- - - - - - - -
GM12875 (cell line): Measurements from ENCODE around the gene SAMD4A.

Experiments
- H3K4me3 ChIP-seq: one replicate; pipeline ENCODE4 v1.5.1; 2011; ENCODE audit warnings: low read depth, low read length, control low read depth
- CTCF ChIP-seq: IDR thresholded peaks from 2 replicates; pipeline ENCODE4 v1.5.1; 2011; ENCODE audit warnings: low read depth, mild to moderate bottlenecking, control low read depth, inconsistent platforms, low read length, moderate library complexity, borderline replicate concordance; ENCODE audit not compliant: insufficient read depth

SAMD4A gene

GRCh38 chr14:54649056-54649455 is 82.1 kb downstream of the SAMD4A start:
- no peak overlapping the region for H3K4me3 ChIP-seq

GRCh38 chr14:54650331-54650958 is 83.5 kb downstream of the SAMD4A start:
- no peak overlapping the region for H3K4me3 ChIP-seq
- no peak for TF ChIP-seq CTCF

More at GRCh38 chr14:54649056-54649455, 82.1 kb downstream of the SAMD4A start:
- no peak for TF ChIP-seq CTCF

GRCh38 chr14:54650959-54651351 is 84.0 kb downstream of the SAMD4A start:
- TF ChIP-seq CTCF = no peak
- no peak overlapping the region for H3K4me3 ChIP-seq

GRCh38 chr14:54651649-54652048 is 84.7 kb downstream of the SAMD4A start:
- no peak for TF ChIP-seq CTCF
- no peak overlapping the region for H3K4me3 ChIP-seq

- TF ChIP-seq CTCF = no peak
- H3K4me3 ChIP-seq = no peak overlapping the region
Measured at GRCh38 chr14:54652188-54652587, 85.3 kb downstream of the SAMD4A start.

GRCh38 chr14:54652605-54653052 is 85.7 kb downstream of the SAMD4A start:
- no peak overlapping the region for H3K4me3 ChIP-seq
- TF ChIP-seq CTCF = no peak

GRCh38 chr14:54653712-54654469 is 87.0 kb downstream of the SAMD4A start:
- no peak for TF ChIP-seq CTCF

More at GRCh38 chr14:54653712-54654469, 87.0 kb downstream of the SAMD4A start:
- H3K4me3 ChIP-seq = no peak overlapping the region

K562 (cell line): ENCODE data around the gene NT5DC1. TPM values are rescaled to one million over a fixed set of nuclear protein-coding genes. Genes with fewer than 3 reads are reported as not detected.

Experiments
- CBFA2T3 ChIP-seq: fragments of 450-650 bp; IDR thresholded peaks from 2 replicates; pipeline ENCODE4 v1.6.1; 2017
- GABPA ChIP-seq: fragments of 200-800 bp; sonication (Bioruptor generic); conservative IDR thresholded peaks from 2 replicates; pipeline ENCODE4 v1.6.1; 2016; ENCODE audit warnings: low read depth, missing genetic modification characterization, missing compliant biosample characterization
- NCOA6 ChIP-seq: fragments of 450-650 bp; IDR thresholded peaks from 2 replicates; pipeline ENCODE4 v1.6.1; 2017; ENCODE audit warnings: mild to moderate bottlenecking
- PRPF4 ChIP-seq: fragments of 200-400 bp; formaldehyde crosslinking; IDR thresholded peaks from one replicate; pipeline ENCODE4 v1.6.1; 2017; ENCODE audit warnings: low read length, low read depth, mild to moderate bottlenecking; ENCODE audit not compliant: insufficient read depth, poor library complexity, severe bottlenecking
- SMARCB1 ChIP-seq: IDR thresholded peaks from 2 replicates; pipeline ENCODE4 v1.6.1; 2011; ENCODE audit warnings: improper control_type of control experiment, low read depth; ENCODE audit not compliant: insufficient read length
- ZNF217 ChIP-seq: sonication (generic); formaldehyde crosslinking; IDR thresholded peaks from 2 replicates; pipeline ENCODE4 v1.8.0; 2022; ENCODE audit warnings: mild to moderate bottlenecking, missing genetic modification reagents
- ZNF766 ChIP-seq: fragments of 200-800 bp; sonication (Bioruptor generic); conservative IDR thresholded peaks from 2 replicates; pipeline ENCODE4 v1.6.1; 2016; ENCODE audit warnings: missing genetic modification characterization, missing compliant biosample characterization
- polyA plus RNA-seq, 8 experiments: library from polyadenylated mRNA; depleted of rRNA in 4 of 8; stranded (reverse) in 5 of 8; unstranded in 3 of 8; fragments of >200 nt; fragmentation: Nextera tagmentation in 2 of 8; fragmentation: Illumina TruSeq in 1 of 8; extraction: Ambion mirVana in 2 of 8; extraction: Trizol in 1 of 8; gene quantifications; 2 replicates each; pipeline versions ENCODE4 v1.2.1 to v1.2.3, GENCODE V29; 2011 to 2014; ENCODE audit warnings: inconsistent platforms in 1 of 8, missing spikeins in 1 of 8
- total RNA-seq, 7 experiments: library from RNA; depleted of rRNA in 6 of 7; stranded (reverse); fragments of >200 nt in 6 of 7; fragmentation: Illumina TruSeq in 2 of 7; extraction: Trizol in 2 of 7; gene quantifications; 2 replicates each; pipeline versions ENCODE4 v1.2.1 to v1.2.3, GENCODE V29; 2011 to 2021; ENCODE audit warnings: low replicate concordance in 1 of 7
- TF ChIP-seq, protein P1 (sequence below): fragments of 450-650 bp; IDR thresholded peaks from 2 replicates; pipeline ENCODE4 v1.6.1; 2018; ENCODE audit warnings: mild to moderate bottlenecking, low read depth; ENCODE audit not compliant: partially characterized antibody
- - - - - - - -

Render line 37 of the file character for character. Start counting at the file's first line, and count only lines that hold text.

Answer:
- ZNF766 ChIP-seq: fragments of 200-800 bp; sonication (Bioruptor generic); conservative IDR thresholded peaks from 2 replicates; pipeline ENCODE4 v1.6.1; 2016; ENCODE audit warnings: missing genetic modification characterization, missing compliant biosample characterization